As Internal Revenue Service Commissioner John Koskinen sat before members of the House Ways and Means Committee this week, hot on the agenda was a proposed IRS rulemaking that would restrict the activities of certain tax-exempt groups in the same class as those that were victims in the IRS targeting controversy last year.
In his prepared remarks, Commissioner Koskinen, who took over leadership of the IRS in December, stated, “Another priority for our agency is to put to rest all of the issues and concerns surrounding applications for tax-exempt status. Taxpayers need to be confident that the IRS will treat them fairly, no matter what their background or their affiliations. Public trust is the IRS’ most important and valuable asset.” Regarding the political and social welfare activities of 501 (c)(4) organizations, he highlighted the importance of clarity both for IRS enforcement and the relevant organizations’ own administrative purposes. He also noted, “The proposed guidance also seeks comments regarding whether standards similar to those that have been proposed should be adopted to define the political activities that do not further the tax-exempt purposes of other tax-exempt organizations and to promote consistent definitions across the tax-exempt sector.”
However, House Ways and Means Committee Chairman Dave Camp (R-MI), highlighting the continuing investigation of last year’s IRS targeting scandal, declared: “I want to be perfectly clear – this Committee will fight any and all efforts to restrict the rights of groups to organize, speak-out and educate the public, just as unions are allowed to do so…. I believe the IRS has a long way to go in restoring its credibility. But, you can take a first step by complying with this Committee’s request and stopping all action against 501(c)(4) groups until the appropriate investigations are completed.” Chairman Camp last month introduced legislation to block this IRS rulemaking proceeding.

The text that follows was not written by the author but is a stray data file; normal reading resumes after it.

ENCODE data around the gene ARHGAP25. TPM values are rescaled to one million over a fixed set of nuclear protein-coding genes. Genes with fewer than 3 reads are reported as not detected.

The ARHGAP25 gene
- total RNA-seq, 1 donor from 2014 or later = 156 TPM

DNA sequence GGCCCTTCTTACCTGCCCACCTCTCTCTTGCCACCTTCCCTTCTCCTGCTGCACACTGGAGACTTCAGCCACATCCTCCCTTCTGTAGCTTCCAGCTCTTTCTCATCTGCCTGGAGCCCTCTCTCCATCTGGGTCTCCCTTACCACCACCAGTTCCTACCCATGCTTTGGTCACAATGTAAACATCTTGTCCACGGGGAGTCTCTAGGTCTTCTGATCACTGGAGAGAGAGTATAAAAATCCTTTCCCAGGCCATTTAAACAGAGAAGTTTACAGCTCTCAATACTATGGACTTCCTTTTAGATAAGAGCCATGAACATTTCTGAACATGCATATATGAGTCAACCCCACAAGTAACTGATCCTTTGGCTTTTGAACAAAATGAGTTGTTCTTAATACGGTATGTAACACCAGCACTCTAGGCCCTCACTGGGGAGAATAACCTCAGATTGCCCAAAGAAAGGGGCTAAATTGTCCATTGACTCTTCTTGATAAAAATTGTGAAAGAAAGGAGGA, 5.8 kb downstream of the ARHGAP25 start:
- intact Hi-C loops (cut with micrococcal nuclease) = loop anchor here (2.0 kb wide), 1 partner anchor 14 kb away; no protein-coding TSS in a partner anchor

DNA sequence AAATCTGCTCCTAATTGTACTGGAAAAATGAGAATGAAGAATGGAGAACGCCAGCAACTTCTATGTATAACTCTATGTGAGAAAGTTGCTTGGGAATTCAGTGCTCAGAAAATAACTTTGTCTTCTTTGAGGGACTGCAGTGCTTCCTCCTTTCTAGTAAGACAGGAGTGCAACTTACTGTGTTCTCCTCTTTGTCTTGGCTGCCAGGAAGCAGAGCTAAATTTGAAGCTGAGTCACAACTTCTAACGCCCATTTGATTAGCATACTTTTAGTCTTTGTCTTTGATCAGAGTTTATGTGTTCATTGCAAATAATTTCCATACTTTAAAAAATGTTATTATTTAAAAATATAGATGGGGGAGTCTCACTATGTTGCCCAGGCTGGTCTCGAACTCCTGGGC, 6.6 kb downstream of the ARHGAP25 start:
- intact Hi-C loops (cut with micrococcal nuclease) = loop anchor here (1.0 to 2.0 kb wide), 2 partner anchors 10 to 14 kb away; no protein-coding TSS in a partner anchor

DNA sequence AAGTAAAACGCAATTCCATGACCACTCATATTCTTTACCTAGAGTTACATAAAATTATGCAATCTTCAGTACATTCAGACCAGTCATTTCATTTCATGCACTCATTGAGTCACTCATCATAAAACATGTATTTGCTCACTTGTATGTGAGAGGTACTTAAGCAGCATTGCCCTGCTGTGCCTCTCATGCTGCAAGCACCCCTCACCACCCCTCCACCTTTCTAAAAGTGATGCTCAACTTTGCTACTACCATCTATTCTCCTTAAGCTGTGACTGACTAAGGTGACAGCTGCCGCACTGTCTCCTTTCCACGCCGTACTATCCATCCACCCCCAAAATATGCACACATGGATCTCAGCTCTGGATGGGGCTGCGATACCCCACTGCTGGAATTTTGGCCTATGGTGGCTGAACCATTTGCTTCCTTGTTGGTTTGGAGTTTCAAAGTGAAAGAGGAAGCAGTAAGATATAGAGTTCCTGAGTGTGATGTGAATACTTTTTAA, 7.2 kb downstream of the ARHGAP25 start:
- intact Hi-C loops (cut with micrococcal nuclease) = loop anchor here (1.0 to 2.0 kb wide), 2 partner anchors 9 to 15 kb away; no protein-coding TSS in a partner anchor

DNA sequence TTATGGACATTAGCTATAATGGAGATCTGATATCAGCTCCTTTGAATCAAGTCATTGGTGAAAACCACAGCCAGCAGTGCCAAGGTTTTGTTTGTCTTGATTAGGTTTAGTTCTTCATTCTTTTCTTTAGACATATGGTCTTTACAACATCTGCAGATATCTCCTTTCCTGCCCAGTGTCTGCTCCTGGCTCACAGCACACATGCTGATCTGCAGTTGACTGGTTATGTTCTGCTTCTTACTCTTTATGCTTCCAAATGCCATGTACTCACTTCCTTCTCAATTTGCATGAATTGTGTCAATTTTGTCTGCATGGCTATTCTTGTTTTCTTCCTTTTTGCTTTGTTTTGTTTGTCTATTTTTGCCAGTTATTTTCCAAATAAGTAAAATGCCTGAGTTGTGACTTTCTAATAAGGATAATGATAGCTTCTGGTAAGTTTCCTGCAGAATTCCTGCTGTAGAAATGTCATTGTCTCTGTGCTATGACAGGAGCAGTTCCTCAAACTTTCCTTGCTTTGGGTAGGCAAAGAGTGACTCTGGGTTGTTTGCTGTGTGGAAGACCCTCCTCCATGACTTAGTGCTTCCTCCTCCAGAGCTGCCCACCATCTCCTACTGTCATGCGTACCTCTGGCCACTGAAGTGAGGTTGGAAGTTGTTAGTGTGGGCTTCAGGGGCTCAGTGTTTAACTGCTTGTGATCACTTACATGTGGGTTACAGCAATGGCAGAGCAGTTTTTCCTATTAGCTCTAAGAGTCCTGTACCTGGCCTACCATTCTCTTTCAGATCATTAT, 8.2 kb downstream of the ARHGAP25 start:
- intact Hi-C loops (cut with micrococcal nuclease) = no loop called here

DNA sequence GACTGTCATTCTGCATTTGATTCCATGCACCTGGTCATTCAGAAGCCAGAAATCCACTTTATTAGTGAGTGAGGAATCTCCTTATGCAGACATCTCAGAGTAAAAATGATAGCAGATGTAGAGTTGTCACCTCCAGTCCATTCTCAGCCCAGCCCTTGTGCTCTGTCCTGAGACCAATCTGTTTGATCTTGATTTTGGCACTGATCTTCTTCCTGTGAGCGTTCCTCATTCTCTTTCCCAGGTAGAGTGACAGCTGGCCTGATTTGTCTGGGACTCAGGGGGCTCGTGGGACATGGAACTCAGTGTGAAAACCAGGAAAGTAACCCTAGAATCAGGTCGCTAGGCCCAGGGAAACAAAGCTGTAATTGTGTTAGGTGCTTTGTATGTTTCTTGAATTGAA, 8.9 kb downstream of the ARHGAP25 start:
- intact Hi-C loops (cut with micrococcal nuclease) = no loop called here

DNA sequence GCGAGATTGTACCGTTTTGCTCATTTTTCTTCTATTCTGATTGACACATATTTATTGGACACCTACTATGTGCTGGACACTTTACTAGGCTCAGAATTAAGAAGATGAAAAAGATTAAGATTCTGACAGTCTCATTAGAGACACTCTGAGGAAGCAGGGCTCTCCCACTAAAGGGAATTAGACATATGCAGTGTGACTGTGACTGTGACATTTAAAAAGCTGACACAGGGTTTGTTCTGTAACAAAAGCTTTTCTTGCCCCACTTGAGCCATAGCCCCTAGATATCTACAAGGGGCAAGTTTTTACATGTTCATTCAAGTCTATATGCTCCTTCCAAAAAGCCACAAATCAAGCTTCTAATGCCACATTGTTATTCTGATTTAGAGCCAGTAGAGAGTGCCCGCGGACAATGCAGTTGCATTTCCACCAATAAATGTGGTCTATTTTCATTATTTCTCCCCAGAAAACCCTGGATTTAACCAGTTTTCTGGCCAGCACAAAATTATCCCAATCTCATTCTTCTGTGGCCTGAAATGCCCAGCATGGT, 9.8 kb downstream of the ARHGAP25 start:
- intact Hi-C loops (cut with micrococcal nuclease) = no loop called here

Senior Republican leaders in both the House and Senate, including House Speaker John Boehner (R-OH) and Senate Republican Leader Mitch McConnell (R-KY), co-authored a letter expressing similar alarm at the IRS rulemaking. Urging abandonment of the proceeding, they stated, “This proposed rule is an affront to free speech itself. It poses a serious and undeniable threat to the ability of ordinary Americans to freely participate in the democratic process.”
By Aaron Mercer, Vice President of Government Relations
Published: February 7, 2014